The real question is how the sides are going to handle it if — more likely when — the players reject the latest offer from David Stern and the owners.
We are starting to learn more about that offer, and basically it is minor changes from the offer the players rejected last weekend. It doesn’t sound like the players have any interest in accepting this one either, although if they think this is the best offer they are going to get it may change their minds.
Here is what we know.
• It calls for a 50/50 split of basketball related income. Technically it is the 49 percent to 51 percent band in place in the last owners offer. But the reality of how that band is structured is that the split is 50/50 with little variation.
• Teams paying the luxury tax would be able to use a “mini mid-level” of $3 million for three years (up from two years at $2.5), according to Ken Berger of CBSSports.
• There would be a sign-and-trade deal for teams paying the luxury tax, but it is restrictive (it was banned totally in the last league offer), Berger reports.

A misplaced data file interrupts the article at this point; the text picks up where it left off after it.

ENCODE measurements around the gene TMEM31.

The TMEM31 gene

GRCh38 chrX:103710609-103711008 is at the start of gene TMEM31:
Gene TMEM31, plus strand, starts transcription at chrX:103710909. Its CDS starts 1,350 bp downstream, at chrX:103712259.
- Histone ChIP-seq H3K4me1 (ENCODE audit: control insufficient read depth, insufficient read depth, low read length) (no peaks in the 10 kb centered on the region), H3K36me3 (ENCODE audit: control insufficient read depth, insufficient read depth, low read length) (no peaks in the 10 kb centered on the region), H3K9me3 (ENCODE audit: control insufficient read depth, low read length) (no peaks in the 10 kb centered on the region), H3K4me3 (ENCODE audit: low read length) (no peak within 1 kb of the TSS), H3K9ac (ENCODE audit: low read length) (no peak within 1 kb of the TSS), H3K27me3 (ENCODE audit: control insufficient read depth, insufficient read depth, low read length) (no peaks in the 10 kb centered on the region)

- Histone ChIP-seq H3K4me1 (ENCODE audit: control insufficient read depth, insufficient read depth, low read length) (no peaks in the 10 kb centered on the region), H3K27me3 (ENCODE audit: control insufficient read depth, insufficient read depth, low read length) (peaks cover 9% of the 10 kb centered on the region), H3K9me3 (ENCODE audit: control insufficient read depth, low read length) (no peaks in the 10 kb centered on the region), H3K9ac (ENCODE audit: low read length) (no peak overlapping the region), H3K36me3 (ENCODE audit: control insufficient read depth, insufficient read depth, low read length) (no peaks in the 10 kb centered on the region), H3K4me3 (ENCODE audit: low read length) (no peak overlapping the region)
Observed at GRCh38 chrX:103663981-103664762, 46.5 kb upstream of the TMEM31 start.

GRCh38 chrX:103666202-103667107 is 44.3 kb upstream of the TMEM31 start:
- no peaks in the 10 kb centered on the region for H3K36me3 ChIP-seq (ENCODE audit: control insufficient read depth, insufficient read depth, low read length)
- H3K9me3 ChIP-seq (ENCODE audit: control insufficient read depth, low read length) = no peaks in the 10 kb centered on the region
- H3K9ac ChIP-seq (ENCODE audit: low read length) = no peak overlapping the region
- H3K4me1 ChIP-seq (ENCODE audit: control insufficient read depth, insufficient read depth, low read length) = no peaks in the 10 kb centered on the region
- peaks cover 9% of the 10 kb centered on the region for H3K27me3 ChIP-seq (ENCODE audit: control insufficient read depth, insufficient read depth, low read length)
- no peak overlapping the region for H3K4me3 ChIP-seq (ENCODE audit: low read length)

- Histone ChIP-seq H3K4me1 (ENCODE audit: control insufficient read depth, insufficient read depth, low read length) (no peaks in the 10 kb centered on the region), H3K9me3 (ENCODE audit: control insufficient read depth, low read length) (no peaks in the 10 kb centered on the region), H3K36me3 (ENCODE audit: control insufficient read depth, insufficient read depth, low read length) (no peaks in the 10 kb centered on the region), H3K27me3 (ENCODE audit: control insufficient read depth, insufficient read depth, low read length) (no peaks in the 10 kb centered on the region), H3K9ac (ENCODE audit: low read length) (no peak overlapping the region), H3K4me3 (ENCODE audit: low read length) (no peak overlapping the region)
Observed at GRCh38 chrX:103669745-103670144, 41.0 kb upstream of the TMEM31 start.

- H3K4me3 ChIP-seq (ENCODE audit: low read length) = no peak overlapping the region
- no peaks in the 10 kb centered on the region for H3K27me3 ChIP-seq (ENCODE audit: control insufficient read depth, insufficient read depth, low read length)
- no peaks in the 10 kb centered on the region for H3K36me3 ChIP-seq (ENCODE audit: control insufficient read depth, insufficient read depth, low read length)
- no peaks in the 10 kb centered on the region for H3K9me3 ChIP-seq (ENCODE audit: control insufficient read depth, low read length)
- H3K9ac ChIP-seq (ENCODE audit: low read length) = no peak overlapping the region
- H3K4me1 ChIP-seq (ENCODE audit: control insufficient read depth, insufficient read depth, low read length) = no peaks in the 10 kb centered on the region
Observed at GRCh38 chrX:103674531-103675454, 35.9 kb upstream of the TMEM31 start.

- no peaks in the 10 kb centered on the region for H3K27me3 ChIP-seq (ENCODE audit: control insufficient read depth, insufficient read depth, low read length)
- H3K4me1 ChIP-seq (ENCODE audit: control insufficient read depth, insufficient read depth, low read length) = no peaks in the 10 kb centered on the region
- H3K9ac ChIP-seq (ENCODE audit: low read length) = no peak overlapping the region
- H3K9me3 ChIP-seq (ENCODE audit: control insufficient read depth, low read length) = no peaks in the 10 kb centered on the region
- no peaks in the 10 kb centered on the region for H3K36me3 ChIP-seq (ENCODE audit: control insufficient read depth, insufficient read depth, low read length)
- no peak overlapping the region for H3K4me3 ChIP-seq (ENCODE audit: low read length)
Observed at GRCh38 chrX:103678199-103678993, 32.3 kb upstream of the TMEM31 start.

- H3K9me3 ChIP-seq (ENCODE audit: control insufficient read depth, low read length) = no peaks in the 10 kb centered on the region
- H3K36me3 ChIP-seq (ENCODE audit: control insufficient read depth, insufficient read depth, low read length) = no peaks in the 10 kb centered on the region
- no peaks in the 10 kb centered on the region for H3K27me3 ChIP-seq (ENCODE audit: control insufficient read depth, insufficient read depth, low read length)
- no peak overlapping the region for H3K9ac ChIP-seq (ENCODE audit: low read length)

• There would be a salary floor for teams at 85 percent of the salary cap number, according to Chris Mannix of Sports Illustrated.
• The players would be able to opt out of the labor deal after six seasons, although it would be a 10-year deal.
Interestingly, the players are not going to get together and discuss this until Monday. That gives a full weekend for players and agents on both sides to try and rally support among the team representatives before the meeting. It gives time to Fisher to decide how he wants to sell the ideas to the reps.
What ultimately matters most is how both sides react when the players reject this offer next week. But now we’re starting to know what they are turning down.